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Rosenstein Admits Approving Release of Strzok-Page Texts

Mairead McArdle

Former Deputy Attorney General Rod Rosenstein on Friday admitted that he signed off on the release to media outlets of text messages between former FBI officials Peter Strzok and Lisa Page.

Rosenstein said in a court filing that he approved the public release of the messages between top FBI agent Peter Strzok and then-FBI attorney Lisa Page in order to protect the FBI and because he believed Congress should see them. Strzok and Page texted each other about their aversion to Donald Trump during the 2016 presidential election cycle.

“With the express understanding that it would not violate the Privacy Act and that the text messages would become public by the next day in any event, I authorized [DOJ’s Office of Public Affairs] to disclose to the news media the text messages that were being disclosed to Congressional committees,” Rosenstein wrote in an affidavit, adding that he would have prohibited the release of the messages if he believed it was unlawful.

“Otherwise, some congressional members and staff were expected to release them intermittently before, during and after the hearing, exacerbating the adverse publicity for Mr. Strzok, Ms. Page and the Department,” Rosenstein wrote. “The disclosure obviously would adversely affect public confidence in the FBI, but providing the most egregious messages in one package would avoid the additional harm of prolonged selective disclosures and minimize the appearance of the Department concealing information that was embarrassing to the FBI.”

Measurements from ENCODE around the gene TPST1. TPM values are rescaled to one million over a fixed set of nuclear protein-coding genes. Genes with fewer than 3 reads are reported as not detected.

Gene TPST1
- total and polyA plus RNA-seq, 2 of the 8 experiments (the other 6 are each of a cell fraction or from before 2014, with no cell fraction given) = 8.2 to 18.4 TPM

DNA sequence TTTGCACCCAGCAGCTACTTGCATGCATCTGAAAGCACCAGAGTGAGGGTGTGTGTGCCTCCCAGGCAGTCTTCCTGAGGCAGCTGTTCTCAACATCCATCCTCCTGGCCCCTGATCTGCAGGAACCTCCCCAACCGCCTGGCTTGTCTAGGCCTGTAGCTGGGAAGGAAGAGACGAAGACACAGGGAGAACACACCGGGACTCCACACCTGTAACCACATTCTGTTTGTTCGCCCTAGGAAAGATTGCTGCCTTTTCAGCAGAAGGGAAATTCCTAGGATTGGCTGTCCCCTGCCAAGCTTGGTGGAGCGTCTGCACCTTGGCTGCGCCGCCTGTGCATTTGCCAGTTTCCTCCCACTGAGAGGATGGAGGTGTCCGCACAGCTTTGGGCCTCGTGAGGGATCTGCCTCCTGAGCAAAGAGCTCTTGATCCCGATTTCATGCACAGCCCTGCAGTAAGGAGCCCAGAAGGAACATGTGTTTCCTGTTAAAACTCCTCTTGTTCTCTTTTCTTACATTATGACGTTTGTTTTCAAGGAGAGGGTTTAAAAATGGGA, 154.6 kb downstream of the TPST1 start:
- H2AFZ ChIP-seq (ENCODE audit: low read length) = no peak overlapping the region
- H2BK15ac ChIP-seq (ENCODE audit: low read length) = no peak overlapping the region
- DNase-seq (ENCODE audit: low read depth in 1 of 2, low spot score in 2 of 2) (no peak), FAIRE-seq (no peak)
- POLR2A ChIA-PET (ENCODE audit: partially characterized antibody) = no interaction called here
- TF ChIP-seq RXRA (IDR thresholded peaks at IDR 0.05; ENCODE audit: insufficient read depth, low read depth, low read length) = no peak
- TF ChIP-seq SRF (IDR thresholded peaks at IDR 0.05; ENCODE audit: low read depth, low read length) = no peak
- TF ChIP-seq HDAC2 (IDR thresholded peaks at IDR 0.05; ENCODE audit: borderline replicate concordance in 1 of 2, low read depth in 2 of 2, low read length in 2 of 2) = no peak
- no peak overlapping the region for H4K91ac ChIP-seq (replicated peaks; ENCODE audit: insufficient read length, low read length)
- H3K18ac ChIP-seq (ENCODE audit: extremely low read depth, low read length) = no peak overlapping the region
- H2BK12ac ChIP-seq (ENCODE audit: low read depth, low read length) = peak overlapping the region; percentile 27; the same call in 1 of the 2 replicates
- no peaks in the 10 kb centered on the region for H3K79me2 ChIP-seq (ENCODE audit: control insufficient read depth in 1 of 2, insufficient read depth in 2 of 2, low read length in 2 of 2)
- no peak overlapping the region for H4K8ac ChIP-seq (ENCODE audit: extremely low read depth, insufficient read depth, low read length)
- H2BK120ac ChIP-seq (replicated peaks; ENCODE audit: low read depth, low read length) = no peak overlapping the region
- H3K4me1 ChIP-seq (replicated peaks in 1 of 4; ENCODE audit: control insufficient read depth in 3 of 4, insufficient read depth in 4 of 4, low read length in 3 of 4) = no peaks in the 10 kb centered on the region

In their messages to each other, Strzok and Page, who were carrying on an extramarital affair at the time, both called then-candidate Trump an “idiot” and made vague mention of an “insurance policy” to ensure he would not be elected. Critics have speculated that the “insurance policy” referred to the investigation of potential ties between the Trump campaign and the Kremlin, but the two former FBI officials have denied that suggestion.

Nearly 400 text messages between the two were made public in December of 2017.

Rosenstein’s admission in the court filing is part of the Justice Department’s defense against a lawsuit levied by Strzok, who claims the DOJ and FBI terminated him wrongfully and violated his privacy and due process rights.

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